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Villarruel v. United States

United States District Court, S.D. California

June 26, 2017



          Hon. Cathy Ann Bencivengo United States District Judge.

         On February 13, 2017, Plaintiffs filed their Amended Complaint against the United States of America and two border patrol agents, Scott Garrett and D. Gamboa, and Does 1-25. [Doc. No. 13.] On February 27, 2017, The United States, Garrett and Gamboa (hereinafter “Defendants”) filed a motion to dismiss for lack of subject matter jurisdiction and failure to state a claim. [Doc. No. 15.] On March 19, 2017, Plaintiffs filed a response. [Doc. No. 16.] On March 24, 2017, Defendants filed a reply. [Doc. No. 17.] For the reasons set forth below, the motion is GRANTED IN PART AND DENIED IN PART.


         The following are allegations as stated in the Amended Complaint:

On September 2, 2015, at about 3:00 p.m., the United States Border Patrol Agency [BPA], operating the Highway 86 checkpoint north of Westmorland, California, inspected a white Nissan pickup truck driven by Jose Villarruel with wife, Maria Villarruel, as passenger. Although the right to be and remain in the United States had been established, the BPA exceeded the permissible administrative purpose of inquiring into the immigration status of persons crossing the checkpoint and were engaged in general criminal investigation without reasonable suspicion or probable cause. [Amended Complaint for Damages, Doc. No. 13, ¶11.]
Border Patrol Agent Gamboa was present at said checkpoint for the express purpose of investigating general criminal activity, including unlawful controlled substance smuggling, thereby knowingly exceeding the permissible limited administrative purpose of checking the immigration status of persons stopped and detained. Id. at ¶12.
Agent Gamboa was responsible for training and handling of his canine. The canine was improperly trained; Agent Gamboa improperly handled and/or was improperly trained in the handling of said canine, resulting in false alerts for lawful substances, namely sugar and candy, being identified as unlawful controlled substances. Agent Gamboa knew, or should have known, that he could not rely on alerts from said canine to form a reasonable basis for detention, or probable cause for a search and seizure of Plaintiffs. Nevertheless, Agent Gamboa wrongfully proceeded to stop, detain, and search these motorists, namely said Plaintiffs, for the impermissible purpose of conducting general criminal investigation without reasonable suspicion or probable cause, and wrongfully used the false alert allegedly given by his canine to justify continued unlawful detention, search and seizure of Plaintiffs and their property, all in violation of clearly established law. As a result of these unlawful acts, Plaintiffs Jose and Maria Villarruel were taken to "secondary" inspection where their vehicle was searched, their lawful candy product was seized, along with Plaintiffs' vehicle and personal belongings, and said Plaintiffs were arrested, taken into custody and criminal charges filed against them. Id. at ¶12.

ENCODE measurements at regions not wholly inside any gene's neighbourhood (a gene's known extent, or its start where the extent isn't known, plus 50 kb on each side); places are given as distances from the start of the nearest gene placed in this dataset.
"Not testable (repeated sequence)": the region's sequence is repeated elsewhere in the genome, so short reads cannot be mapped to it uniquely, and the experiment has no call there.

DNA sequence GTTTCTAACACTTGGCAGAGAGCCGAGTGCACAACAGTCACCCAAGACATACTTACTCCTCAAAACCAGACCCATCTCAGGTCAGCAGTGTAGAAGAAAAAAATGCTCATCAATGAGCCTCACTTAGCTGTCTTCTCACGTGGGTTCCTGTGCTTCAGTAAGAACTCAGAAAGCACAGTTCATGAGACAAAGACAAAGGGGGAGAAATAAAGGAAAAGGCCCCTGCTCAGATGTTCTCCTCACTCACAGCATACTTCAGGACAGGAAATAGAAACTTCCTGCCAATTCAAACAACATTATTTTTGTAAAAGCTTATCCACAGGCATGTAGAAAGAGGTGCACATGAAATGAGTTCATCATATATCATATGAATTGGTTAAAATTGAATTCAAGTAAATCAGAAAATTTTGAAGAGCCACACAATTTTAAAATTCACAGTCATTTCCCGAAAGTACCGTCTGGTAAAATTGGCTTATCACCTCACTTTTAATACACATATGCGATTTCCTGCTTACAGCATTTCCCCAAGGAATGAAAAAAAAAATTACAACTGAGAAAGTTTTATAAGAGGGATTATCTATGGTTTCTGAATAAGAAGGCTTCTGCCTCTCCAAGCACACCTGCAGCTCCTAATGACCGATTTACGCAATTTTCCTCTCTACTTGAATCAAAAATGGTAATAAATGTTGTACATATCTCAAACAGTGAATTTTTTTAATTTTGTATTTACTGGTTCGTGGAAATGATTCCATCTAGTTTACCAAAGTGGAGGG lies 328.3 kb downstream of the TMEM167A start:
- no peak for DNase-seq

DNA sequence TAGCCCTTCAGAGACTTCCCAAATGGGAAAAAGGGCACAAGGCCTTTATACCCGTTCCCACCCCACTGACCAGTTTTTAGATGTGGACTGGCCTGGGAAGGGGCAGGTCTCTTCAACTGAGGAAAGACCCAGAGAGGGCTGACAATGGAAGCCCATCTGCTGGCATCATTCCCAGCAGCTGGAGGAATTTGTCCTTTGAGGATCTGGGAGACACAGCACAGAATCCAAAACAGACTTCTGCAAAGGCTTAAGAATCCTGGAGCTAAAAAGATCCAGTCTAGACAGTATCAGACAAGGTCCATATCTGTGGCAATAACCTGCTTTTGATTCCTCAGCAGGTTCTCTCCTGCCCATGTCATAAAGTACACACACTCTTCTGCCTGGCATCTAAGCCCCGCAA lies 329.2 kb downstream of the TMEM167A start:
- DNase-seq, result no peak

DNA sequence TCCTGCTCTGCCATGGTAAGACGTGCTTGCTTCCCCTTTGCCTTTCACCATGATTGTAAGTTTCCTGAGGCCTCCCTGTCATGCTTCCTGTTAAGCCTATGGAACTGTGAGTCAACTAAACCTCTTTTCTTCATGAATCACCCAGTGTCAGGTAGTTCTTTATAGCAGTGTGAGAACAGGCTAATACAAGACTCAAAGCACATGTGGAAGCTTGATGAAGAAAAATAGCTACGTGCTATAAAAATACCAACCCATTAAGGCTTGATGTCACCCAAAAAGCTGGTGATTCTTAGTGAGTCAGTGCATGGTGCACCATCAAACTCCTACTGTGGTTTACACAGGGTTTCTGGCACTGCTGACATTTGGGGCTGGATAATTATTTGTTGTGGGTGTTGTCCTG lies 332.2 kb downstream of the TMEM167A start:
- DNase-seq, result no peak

During the search of Plaintiffs' vehicle, BPA agents[1] found boxes containing packages which were clearly labeled and indicated a tamarind flavored candy brand "Jhonny dulces de tamarindo". "Jhonny dulces de tamarindo" is a brand owned, and sold by Jose Villarruel, Maria Villarruel, and Arturo Villarruel, and was at that time a successful business enterprise both in the United States and in Mexico. Id. at ¶13.
BPA agents allegedly performed a field test on said candy which they alleged resulted in a presumptive positive for methamphetamine. The combined weight was allegedly 930.1 pounds, or 421.9 kilograms. Id. at ¶14.